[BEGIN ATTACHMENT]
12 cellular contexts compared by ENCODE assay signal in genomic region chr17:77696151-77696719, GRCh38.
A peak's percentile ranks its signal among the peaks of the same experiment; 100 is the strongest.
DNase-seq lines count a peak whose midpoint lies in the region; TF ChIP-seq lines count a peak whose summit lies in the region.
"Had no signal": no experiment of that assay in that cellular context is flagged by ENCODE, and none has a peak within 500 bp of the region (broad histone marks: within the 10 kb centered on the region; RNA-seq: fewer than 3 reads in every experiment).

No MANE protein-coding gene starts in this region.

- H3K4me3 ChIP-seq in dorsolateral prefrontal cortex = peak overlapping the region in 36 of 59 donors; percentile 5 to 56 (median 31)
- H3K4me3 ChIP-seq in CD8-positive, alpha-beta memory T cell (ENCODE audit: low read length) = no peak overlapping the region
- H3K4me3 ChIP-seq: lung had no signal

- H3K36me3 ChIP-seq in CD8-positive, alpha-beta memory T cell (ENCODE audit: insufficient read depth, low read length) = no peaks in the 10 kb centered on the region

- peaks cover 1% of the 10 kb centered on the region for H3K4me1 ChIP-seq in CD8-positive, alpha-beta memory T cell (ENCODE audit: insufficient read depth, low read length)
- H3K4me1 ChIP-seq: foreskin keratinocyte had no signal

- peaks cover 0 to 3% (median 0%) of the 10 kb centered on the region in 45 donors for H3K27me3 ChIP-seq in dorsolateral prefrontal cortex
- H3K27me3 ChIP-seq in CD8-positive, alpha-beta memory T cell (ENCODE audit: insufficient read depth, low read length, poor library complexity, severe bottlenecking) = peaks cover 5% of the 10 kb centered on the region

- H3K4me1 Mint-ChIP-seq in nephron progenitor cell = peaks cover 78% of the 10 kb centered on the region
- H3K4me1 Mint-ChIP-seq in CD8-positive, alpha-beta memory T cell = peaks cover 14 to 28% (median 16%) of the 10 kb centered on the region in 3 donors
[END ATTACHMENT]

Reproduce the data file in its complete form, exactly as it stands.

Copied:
12 cellular contexts compared by ENCODE assay signal in genomic region chr17:77696151-77696719, GRCh38.
A peak's percentile ranks its signal among the peaks of the same experiment; 100 is the strongest.
DNase-seq lines count a peak whose midpoint lies in the region; TF ChIP-seq lines count a peak whose summit lies in the region.
"Had no signal": no experiment of that assay in that cellular context is flagged by ENCODE, and none has a peak within 500 bp of the region (broad histone marks: within the 10 kb centered on the region; RNA-seq: fewer than 3 reads in every experiment).

No MANE protein-coding gene starts in this region.

- H3K4me3 ChIP-seq in dorsolateral prefrontal cortex = peak overlapping the region in 36 of 59 donors; percentile 5 to 56 (median 31)
- H3K4me3 ChIP-seq in CD8-positive, alpha-beta memory T cell (ENCODE audit: low read length) = no peak overlapping the region
- H3K4me3 ChIP-seq: lung had no signal

- H3K36me3 ChIP-seq in CD8-positive, alpha-beta memory T cell (ENCODE audit: insufficient read depth, low read length) = no peaks in the 10 kb centered on the region

- peaks cover 1% of the 10 kb centered on the region for H3K4me1 ChIP-seq in CD8-positive, alpha-beta memory T cell (ENCODE audit: insufficient read depth, low read length)
- H3K4me1 ChIP-seq: foreskin keratinocyte had no signal

- peaks cover 0 to 3% (median 0%) of the 10 kb centered on the region in 45 donors for H3K27me3 ChIP-seq in dorsolateral prefrontal cortex
- H3K27me3 ChIP-seq in CD8-positive, alpha-beta memory T cell (ENCODE audit: insufficient read depth, low read length, poor library complexity, severe bottlenecking) = peaks cover 5% of the 10 kb centered on the region

- H3K4me1 Mint-ChIP-seq in nephron progenitor cell = peaks cover 78% of the 10 kb centered on the region
- H3K4me1 Mint-ChIP-seq in CD8-positive, alpha-beta memory T cell = peaks cover 14 to 28% (median 16%) of the 10 kb centered on the region in 3 donors